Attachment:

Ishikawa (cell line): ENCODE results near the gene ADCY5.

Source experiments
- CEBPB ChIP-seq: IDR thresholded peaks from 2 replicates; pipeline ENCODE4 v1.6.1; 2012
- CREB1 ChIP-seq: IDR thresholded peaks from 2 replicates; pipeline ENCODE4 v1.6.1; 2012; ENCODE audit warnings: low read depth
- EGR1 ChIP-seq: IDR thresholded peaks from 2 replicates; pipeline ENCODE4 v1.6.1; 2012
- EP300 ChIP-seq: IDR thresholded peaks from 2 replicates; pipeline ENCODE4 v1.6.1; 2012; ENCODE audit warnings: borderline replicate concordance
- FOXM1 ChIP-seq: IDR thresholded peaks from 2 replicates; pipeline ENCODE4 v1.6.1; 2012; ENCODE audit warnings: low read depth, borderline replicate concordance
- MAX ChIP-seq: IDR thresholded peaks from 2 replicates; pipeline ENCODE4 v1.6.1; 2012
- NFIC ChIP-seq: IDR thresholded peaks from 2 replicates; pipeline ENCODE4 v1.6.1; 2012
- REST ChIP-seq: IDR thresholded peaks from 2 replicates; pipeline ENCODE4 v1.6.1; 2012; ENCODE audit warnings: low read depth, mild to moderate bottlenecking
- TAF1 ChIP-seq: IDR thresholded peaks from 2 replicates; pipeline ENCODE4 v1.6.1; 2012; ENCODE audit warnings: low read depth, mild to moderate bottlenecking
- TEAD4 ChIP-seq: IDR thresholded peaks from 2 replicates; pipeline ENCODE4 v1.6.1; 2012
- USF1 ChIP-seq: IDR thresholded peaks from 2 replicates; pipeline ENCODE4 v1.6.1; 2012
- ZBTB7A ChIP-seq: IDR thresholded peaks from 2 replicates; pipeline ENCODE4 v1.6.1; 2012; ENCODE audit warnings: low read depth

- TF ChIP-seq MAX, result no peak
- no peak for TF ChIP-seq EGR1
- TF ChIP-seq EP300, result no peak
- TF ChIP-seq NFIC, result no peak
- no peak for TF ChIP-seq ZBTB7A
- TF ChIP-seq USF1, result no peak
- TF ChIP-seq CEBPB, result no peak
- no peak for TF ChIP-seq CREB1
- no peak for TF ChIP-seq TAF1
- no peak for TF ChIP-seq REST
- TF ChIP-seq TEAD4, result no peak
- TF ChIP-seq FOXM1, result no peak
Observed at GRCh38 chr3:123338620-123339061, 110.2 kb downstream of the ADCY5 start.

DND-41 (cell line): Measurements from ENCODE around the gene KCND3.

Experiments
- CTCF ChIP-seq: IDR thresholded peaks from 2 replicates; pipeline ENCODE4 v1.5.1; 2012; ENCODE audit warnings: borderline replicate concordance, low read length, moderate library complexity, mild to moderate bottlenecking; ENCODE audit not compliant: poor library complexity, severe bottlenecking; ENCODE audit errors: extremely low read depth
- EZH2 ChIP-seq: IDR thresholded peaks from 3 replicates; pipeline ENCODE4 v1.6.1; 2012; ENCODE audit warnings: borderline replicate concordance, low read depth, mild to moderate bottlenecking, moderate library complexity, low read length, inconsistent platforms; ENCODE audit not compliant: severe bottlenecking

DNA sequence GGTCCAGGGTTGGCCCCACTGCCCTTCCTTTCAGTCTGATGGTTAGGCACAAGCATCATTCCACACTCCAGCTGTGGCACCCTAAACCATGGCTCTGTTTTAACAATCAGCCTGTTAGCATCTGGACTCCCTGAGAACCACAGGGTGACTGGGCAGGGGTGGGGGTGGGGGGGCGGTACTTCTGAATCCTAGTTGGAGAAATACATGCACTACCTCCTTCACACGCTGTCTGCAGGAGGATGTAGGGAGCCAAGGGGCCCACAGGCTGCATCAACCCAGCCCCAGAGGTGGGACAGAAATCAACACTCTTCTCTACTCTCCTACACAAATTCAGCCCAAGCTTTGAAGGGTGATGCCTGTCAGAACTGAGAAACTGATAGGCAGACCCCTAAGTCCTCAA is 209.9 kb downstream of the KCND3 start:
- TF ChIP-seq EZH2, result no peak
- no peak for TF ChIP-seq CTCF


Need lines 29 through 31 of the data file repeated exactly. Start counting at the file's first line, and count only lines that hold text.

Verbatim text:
Experiments
- CTCF ChIP-seq: IDR thresholded peaks from 2 replicates; pipeline ENCODE4 v1.5.1; 2012; ENCODE audit warnings: borderline replicate concordance, low read length, moderate library complexity, mild to moderate bottlenecking; ENCODE audit not compliant: poor library complexity, severe bottlenecking; ENCODE audit errors: extremely low read depth
- EZH2 ChIP-seq: IDR thresholded peaks from 3 replicates; pipeline ENCODE4 v1.6.1; 2012; ENCODE audit warnings: borderline replicate concordance, low read depth, mild to moderate bottlenecking, moderate library complexity, low read length, inconsistent platforms; ENCODE audit not compliant: severe bottlenecking